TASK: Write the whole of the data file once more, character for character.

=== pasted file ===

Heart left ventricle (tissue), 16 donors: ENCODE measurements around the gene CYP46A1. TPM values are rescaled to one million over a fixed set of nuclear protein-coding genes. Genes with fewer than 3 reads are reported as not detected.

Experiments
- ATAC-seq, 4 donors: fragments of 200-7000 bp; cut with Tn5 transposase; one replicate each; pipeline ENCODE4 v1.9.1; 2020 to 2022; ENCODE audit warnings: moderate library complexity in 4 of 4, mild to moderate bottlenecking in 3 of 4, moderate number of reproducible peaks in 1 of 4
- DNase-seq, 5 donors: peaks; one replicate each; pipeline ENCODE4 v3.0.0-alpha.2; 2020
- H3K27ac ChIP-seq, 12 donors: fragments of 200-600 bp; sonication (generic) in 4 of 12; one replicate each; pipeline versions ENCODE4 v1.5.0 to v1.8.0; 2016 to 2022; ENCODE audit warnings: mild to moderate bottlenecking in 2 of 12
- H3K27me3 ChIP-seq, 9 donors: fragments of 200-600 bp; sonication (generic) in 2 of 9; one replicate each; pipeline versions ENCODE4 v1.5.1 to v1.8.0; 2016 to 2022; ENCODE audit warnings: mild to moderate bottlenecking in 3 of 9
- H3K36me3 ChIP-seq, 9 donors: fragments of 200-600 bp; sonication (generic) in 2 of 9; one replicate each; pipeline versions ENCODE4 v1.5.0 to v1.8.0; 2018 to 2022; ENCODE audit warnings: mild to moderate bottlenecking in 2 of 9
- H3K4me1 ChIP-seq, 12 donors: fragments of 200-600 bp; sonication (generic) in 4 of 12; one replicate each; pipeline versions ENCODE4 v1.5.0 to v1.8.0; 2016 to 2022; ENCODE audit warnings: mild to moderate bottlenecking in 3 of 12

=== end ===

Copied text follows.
Heart left ventricle (tissue), 16 donors: ENCODE measurements around the gene CYP46A1. TPM values are rescaled to one million over a fixed set of nuclear protein-coding genes. Genes with fewer than 3 reads are reported as not detected.

Experiments
- ATAC-seq, 4 donors: fragments of 200-7000 bp; cut with Tn5 transposase; one replicate each; pipeline ENCODE4 v1.9.1; 2020 to 2022; ENCODE audit warnings: moderate library complexity in 4 of 4, mild to moderate bottlenecking in 3 of 4, moderate number of reproducible peaks in 1 of 4
- DNase-seq, 5 donors: peaks; one replicate each; pipeline ENCODE4 v3.0.0-alpha.2; 2020
- H3K27ac ChIP-seq, 12 donors: fragments of 200-600 bp; sonication (generic) in 4 of 12; one replicate each; pipeline versions ENCODE4 v1.5.0 to v1.8.0; 2016 to 2022; ENCODE audit warnings: mild to moderate bottlenecking in 2 of 12
- H3K27me3 ChIP-seq, 9 donors: fragments of 200-600 bp; sonication (generic) in 2 of 9; one replicate each; pipeline versions ENCODE4 v1.5.1 to v1.8.0; 2016 to 2022; ENCODE audit warnings: mild to moderate bottlenecking in 3 of 9
- H3K36me3 ChIP-seq, 9 donors: fragments of 200-600 bp; sonication (generic) in 2 of 9; one replicate each; pipeline versions ENCODE4 v1.5.0 to v1.8.0; 2018 to 2022; ENCODE audit warnings: mild to moderate bottlenecking in 2 of 9
- H3K4me1 ChIP-seq, 12 donors: fragments of 200-600 bp; sonication (generic) in 4 of 12; one replicate each; pipeline versions ENCODE4 v1.5.0 to v1.8.0; 2016 to 2022; ENCODE audit warnings: mild to moderate bottlenecking in 3 of 12